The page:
Race/ethnicity. Black men have a higher risk of prostate cancer than white men. They are also more likely to develop prostate cancer at an earlier age and to have more aggressive tumors that grow quickly.
Family history. Prostate cancer that runs in a family, called familial prostate cancer, occurs about 20% of the time. This type of prostate cancer develops because of a combination of shared genes and shared environmental or lifestyle factors.
Screening For Prostate Cancer
|Digital rectal exam (DRE)||During a DRE, your doctor inserts a gloved, lubricated finger into your rectum to examine your prostate, which is adjacent to the rectum. If your doctor finds any abnormalities in the texture, shape or size of the gland, you may need further tests.|
|Prostate-specific antigen (PSA) test||It’s normal for a small amount of PSA to be in your bloodstream. However, if a higher than normal level is found, it may indicate prostate infection, inflammation, enlargement or cancer.|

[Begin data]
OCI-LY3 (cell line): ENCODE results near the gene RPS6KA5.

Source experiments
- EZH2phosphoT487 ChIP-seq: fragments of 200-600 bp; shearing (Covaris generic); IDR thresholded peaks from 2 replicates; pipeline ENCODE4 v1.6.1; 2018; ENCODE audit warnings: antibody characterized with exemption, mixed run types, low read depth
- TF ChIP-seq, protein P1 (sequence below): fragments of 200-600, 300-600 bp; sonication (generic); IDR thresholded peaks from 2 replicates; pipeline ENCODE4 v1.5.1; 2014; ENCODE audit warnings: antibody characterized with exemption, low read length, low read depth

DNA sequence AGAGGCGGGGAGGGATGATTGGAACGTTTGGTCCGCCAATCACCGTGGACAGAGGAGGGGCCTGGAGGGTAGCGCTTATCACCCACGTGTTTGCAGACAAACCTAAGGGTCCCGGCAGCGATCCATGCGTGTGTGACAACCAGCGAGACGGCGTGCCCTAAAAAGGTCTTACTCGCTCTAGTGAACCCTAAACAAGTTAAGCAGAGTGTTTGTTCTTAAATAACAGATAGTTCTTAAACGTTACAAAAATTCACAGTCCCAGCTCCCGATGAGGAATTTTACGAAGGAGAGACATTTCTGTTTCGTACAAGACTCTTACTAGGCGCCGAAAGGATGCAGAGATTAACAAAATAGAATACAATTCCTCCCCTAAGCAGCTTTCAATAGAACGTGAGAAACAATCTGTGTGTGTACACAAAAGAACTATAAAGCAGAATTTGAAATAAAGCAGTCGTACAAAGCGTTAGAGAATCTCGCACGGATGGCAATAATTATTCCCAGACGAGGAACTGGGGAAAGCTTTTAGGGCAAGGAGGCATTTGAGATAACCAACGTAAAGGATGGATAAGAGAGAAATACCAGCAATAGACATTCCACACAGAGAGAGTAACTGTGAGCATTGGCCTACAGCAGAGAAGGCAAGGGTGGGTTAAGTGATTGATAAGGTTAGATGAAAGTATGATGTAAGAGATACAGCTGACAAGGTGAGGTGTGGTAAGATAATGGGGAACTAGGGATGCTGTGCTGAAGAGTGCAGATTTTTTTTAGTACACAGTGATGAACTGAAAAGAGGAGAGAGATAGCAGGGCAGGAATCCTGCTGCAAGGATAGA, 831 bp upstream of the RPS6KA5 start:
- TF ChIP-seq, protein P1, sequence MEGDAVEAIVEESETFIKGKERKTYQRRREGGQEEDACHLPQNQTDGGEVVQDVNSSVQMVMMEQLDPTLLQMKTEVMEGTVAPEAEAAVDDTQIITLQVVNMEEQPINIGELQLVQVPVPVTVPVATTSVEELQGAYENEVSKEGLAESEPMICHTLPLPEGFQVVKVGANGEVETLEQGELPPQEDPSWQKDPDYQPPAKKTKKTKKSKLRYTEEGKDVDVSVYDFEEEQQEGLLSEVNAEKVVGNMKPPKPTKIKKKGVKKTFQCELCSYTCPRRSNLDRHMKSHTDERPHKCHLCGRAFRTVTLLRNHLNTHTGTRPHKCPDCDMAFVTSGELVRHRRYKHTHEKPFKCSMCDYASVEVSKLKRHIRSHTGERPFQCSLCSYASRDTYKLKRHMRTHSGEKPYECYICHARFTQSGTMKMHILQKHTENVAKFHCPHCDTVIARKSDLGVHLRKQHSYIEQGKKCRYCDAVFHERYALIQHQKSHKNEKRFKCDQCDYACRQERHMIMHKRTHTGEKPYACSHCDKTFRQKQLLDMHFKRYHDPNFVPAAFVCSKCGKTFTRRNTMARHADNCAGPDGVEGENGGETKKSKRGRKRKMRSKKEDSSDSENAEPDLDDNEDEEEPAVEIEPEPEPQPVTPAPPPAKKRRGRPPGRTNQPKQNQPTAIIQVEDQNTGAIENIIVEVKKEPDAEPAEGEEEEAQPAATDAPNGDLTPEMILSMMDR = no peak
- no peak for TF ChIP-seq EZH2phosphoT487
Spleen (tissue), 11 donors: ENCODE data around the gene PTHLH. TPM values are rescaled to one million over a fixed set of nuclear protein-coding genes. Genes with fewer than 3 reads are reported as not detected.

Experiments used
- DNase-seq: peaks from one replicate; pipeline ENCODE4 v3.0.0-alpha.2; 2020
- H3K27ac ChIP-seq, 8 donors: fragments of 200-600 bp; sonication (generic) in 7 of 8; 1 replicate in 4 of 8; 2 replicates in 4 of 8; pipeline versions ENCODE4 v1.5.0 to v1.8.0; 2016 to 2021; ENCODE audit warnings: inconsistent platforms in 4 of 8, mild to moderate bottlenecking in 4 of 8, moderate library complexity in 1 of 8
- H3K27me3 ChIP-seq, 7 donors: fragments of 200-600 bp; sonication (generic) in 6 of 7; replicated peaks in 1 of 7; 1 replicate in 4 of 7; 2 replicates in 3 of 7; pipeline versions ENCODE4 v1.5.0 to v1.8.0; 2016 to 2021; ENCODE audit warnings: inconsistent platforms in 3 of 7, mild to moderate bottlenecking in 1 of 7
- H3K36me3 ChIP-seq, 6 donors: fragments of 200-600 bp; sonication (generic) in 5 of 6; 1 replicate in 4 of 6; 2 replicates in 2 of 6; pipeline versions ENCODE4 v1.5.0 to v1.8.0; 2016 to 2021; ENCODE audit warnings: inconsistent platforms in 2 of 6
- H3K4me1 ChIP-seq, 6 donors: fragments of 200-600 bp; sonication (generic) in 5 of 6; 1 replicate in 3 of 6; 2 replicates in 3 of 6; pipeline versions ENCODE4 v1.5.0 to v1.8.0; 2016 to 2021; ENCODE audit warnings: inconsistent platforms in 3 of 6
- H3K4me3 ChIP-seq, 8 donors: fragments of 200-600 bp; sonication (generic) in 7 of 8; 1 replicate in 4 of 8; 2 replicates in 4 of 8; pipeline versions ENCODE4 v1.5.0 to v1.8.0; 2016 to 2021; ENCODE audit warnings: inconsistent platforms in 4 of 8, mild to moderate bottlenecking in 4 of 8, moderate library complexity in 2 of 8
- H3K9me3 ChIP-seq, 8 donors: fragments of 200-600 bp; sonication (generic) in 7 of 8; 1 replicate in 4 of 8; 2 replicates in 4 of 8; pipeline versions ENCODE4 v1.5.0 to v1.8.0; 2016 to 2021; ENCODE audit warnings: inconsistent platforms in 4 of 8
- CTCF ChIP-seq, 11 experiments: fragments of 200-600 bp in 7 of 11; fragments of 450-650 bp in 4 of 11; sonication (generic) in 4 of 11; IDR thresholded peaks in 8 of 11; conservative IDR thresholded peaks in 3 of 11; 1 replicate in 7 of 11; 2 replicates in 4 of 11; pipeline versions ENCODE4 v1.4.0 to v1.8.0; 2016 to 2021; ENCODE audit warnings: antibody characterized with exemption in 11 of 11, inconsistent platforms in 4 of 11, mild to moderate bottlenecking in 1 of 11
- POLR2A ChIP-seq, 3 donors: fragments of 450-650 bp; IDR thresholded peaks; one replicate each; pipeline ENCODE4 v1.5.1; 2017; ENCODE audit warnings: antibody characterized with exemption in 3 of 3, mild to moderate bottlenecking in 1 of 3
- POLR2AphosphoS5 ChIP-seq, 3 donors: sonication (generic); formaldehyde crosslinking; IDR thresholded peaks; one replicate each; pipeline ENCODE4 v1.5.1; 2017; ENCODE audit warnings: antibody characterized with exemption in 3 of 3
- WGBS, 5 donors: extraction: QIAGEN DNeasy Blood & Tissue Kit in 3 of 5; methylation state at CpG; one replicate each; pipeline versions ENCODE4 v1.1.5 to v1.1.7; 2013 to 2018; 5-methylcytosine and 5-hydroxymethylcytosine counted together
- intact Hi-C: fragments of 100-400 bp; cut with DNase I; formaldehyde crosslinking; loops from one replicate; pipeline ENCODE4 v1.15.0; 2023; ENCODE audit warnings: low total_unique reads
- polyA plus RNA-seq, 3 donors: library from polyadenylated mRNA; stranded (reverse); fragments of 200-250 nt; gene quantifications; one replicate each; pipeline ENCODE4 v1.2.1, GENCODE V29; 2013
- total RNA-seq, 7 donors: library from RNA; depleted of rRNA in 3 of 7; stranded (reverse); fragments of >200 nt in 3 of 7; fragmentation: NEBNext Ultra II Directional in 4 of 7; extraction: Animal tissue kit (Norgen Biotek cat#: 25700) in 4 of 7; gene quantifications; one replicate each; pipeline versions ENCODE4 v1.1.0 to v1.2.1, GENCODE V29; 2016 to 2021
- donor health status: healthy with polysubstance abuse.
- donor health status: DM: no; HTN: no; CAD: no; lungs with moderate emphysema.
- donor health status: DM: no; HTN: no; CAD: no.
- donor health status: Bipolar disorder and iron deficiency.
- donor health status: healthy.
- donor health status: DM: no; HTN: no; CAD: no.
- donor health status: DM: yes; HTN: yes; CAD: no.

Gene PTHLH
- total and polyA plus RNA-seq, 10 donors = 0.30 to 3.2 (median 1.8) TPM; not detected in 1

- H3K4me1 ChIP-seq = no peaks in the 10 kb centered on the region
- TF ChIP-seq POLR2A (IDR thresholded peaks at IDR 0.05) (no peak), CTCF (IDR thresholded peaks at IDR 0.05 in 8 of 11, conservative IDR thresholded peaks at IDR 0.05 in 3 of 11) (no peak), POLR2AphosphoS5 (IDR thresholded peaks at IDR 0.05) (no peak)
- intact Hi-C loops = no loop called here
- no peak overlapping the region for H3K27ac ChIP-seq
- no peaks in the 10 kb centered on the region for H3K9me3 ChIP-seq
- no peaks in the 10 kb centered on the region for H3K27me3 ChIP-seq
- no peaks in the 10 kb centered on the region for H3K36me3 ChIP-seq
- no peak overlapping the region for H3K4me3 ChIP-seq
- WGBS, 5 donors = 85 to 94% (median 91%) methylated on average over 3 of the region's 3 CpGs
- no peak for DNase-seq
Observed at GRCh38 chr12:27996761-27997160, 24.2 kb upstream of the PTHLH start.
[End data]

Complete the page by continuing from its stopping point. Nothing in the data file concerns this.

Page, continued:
|Ultrasound & prostate biopsy||If other tests raise concerns, your doctor may use transrectal ultrasound to further evaluate your prostate. Prostate biopsy is often done using a thin needle that’s inserted into the prostate to collect tissue. The tissue sample is analyzed in a lab to determine whether cancer cells are present.|
Symptoms of Prostate Cancer
Prostate Cancer can be asymptomatic in the early stage.
- Trouble urinating
- Decreased force in the stream of urine
- Blood in semen
- Discomfort in the pelvic area
- Bone pain
- Erectile dysfunction
Certain Factors Affect Prognosis
(Chance of Recovery) & Treatment Options